October 4, 2008
Nebraska doesn't have Bill Callahan to kick around anymore. Not for this loss, this second consecutive one-sided Homecoming loss. Not for a second embarrassing defeat at home on national television in as many years. But the reminders of last season's meltdown were everywhere, unwelcome guests in a season that was supposed to start the road to recovery after Bo Pelini replaced Callahan at the helm of a Cornhusker program that finished 2007 in utter disarray.
Now we'll see if the new superstructure that Pelini is building can withstand the catastrophic storm that just blew through Lincoln. After falling short in a winnable game against Virginia Tech last week, Nebraska was blown out of the water in its Big 12 opener. Missouri gave Pelini and his team a thorough butt-kicking in a 52-17 decision that could have been worse had the Tigers not taken out their Heisman Trophy candidate, Chase Daniel, and the rest of their top offensive players in the fourth quarter.
The Huskers are 3-2 and seemingly in a very vulnerable frame of mind as they head to Lubbock, Texas, for their next game against undefeated Texas Tech, a team that has every bit as good a passing game as Missouri. With a respectable effort in Lubbock, Nebraska could set itself up for a strong finish to the season. But if it falls apart like it did against Missouri, it's hard to tell what will happen.
The Huskers are taking on water and listing badly to starboard. Can Pelini and his staff repair enough of the leaks in time to salvage a winning season? Will some seniors emerge and lead Nebraska to a strong finish?
Missouri proved it is a bona fide top 10 team, and convinced me that it will win the Big 12 North again. Meanwhile, the only encouraging thing that happened for Nebraska was the way Pelini responded to the loss after the game.
He faced a roomful of reporters and took responsibility for the fiasco. He shouldered all the blame. He apologized to his team, and to Nebraska fans.
"It all starts with me," he said. "We got out-coached tonight. We weren't well enough prepared. We got beat and we got beat soundly. I'm the head of this ship and I take full responsibility for it. I have to do a better job. Our staff needs to do a better job to give this team a better opportunity to win. We're making too many mistakes and that's coaching. Once again, it's my fault. If you want to point a finger at somebody, point it at me because I'm not getting the job done."
The man is refreshingly blunt, isn't he? The Callahan era is definitely over.
You can't blame Callahan for the Huskers' inability to mount a pass rush Saturday night, or for their failure to finish offensive drives, or their mind-numbing lack of execution and poise. Fourteen penalties and two turnovers drove most Husker fans out of the stadium by early in the fourth quarter, and caused the Husker fans at home to either fall asleep in boredom or curse at their television sets as their team found new ways to embarrass itself on national television. And to his credit, Pelini is taking responsibility for it.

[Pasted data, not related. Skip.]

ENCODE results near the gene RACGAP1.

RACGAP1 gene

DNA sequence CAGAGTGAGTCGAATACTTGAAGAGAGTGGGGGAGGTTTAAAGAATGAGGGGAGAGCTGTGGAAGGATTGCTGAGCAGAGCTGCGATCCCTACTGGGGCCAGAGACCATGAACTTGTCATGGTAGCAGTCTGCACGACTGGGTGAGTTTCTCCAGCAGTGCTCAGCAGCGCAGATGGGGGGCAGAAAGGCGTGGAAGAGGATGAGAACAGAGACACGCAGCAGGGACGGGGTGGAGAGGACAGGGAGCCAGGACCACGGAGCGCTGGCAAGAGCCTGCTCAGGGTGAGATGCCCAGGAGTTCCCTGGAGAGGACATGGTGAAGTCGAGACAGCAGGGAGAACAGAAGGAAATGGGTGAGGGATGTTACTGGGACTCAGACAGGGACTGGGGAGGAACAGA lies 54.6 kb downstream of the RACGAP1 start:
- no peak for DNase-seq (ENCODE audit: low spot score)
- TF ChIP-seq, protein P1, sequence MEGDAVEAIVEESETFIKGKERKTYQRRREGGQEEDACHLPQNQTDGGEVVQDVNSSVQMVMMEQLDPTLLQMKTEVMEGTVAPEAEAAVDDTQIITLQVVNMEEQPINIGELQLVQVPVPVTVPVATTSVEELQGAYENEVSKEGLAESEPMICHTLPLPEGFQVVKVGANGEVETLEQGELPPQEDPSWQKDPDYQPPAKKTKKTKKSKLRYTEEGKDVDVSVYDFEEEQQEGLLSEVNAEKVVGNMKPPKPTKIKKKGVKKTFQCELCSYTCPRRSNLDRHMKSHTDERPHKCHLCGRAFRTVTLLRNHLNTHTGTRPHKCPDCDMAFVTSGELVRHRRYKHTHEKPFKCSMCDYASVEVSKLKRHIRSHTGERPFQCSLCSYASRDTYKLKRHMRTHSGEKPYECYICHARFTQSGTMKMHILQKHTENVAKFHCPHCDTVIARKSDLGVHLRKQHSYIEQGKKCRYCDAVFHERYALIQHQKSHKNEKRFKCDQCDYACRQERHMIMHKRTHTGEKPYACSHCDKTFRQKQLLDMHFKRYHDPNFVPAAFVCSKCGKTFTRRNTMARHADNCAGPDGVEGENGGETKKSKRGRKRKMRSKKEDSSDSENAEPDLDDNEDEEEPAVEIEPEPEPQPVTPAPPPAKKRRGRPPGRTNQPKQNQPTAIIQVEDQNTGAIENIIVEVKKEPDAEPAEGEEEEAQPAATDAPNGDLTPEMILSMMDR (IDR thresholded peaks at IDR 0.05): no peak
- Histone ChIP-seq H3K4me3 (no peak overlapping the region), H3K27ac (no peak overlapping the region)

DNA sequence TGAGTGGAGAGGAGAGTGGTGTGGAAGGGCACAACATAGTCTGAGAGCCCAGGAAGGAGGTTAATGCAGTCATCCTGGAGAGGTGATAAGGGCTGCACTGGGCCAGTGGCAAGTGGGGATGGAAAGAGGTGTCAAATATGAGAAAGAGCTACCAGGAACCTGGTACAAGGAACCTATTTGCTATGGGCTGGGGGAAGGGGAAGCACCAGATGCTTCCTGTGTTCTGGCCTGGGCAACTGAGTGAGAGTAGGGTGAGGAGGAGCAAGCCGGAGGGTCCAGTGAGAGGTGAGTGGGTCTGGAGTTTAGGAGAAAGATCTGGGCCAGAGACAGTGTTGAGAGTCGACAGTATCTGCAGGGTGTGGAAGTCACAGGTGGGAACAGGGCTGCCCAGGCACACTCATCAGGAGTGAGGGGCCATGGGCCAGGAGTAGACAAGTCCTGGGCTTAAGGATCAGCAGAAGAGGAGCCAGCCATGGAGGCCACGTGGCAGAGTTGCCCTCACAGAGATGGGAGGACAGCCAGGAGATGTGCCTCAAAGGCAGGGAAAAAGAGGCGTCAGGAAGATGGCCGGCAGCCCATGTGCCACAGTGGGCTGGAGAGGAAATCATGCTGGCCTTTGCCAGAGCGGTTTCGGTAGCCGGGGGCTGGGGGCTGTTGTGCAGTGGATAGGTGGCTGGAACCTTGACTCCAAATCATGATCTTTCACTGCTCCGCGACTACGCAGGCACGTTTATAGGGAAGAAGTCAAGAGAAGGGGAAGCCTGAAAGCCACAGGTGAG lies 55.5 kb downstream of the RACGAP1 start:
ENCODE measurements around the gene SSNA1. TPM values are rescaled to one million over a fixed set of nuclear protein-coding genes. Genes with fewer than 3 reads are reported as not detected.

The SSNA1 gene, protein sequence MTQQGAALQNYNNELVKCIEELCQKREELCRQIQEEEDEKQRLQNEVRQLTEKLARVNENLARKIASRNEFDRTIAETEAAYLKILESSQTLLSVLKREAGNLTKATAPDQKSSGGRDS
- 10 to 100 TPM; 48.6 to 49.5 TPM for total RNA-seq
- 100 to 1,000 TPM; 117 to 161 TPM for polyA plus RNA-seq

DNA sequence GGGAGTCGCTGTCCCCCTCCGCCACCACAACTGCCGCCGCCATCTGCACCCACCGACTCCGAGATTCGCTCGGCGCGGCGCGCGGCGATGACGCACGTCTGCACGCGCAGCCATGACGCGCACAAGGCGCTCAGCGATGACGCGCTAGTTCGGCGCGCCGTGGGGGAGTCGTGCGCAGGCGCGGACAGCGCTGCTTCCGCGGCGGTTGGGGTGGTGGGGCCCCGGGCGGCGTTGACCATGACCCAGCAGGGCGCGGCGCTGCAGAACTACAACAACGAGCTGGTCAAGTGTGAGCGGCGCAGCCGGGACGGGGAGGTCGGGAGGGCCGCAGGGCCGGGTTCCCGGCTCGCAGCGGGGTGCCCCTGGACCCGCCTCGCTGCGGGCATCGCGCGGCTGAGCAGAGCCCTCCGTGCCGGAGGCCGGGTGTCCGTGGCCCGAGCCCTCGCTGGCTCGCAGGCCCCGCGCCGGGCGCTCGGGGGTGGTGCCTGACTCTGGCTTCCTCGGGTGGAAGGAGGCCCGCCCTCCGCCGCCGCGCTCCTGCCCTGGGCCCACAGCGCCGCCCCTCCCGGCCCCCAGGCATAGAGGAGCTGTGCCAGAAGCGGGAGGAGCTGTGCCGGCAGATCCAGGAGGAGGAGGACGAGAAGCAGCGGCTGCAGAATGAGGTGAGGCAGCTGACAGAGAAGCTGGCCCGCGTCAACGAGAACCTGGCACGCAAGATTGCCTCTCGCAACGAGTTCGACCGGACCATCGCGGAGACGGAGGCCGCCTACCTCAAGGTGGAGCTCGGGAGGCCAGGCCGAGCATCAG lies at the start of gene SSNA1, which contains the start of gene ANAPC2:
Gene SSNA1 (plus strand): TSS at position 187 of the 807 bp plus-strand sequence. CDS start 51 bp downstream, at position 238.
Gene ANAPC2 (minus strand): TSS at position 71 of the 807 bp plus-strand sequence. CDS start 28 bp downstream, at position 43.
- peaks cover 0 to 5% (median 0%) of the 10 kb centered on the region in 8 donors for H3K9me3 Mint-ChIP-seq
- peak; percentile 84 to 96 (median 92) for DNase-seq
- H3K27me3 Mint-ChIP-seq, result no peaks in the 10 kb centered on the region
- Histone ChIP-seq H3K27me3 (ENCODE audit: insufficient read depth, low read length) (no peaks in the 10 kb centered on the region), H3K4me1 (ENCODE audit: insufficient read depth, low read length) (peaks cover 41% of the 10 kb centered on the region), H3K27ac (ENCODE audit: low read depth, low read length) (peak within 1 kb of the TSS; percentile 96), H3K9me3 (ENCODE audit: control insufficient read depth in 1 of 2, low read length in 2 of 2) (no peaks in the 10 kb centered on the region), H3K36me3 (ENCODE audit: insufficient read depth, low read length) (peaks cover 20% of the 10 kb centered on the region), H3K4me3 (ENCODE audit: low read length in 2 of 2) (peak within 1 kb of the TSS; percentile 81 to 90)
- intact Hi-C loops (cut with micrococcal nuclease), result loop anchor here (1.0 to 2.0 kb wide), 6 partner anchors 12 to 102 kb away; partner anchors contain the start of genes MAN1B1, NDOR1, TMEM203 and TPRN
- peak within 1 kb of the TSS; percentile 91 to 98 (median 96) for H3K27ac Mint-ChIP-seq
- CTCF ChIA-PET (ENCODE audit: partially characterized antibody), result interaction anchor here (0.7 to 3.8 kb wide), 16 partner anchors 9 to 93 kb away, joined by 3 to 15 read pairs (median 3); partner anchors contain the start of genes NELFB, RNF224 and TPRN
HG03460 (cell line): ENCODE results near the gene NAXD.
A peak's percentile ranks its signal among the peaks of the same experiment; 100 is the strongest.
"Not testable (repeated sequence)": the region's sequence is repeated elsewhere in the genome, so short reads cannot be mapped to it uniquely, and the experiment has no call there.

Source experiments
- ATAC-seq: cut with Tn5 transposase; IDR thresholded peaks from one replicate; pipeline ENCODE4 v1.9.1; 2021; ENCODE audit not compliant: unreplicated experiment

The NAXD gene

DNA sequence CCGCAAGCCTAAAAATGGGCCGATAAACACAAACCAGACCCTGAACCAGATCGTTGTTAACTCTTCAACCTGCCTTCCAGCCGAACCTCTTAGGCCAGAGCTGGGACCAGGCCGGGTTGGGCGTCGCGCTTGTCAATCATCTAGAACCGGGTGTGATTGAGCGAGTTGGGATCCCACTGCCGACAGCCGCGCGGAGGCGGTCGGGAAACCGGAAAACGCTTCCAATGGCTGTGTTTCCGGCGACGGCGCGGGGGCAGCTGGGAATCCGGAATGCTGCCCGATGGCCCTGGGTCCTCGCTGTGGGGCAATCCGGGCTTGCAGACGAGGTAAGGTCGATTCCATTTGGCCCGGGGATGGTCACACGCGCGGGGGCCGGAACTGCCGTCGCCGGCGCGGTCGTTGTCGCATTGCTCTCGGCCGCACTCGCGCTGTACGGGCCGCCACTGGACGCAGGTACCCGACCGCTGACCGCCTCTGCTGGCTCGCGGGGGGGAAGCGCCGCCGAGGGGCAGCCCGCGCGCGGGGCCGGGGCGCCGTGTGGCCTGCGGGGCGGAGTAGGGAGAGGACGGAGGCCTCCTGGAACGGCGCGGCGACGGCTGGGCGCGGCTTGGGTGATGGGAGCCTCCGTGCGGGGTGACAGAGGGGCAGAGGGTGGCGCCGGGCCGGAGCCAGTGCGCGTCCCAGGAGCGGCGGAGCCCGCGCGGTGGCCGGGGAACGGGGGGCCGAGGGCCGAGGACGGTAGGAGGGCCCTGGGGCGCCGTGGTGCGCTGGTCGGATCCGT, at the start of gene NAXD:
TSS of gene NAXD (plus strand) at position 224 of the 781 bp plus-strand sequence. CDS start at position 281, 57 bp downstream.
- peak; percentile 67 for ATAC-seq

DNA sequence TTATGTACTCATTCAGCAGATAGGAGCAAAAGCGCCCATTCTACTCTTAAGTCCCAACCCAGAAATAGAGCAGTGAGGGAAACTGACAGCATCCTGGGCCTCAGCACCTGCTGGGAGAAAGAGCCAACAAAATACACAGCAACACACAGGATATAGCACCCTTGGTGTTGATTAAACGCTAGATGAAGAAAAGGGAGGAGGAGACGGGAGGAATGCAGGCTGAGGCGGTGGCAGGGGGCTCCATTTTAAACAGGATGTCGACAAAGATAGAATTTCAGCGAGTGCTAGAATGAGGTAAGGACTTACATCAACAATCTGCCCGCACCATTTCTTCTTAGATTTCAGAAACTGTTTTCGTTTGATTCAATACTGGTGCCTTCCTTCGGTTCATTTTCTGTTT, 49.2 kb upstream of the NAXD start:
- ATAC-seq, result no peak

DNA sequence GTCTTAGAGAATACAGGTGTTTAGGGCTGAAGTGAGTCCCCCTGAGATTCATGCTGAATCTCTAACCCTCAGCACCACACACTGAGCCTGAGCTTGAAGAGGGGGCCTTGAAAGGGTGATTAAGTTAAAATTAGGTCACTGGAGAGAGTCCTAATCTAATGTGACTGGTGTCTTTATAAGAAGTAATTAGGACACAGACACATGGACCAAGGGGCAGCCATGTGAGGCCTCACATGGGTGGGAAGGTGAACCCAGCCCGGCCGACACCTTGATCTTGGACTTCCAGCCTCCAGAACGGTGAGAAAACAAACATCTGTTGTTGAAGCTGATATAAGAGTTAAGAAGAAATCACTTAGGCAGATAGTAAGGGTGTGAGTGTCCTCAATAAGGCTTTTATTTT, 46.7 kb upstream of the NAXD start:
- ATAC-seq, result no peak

"I'm not used to losing," he said. "I'm not used to getting beat soundly. Once again, that's my fault. Yes, damn right, yes, I am embarrassed."
Whether Pelini's candor will produce better results on the field in the coming week remains to be seen. This is the type of man that Nebraskans can support, and I trust that they will stay behind Pelini and his team all year.
But you have to admit, the man has not yet proven that he can handle the spread offense, at least not with the level of talent that he inherited this season. And the most distressing trend we're seeing on the defensive side of the ball is this: zero turnovers forced in the last two games. Pelini-coached defenses have always gotten a lot of takeaways.
And here's more bad news: the defense was no worse than the Nebraska offense, which proved it is still a team which has no idea how to run the football against a good team with any consistency. Missouri has a serviceable defense, but not a good one, and yet the Huskers had only 79 yards on the ground in 35 carries, and scored just 10 points until getting a meaningless touchdown on the game's final play. This team will not improve until it figures how to block up front. Offensive coordinator Shawn Watson and offensive line coach Barney Cotton have a lot of work to do balance out an offense that is completely relying on Joe Ganz's arm to move the team downfield.
If Watson and Cotton are not feeling the heat yet, they soon will. The Huskers will not finish above .500 unless they produce a dramatic improvement in their running game.
The Cornhusker state doesn't have Callahan to blame for NU's utter inability to run the football, although some would point to a Callahan-induced hangover in the scarred psyche of an offensive line that can't understand how to fire out and win battles at the line of scrimmage. The o-line is very experienced on the right side, with center Jacob Hickman, guard Matt Slauson and tackle Lydon Murtha, but the experience doesn't seem to be doing Nebraska much good at the point of attack. Those three need to assert themselves in the locker room and on the field, and the sooner, the better.
The new coach has set the example. We'll see if the players follow him and turn their season around.
"I've never quit anything in my life," said Pelini. "I'm a fighter. We're going to come out fighting. I think that we have character in our locker room. We have to get better as a football team and that's the only way I know how to go about it."
Formerly the sports editor at the North Platte Bulletin and a sportswriter/columnist for the North Platte Telegraph, Tad Stryker is a longtime Nebraska sports writer, having covered University of Nebraska and high school sports for more than 25 years. He started writing for this website in 2008. You can e-mail him at email@example.com. | Archive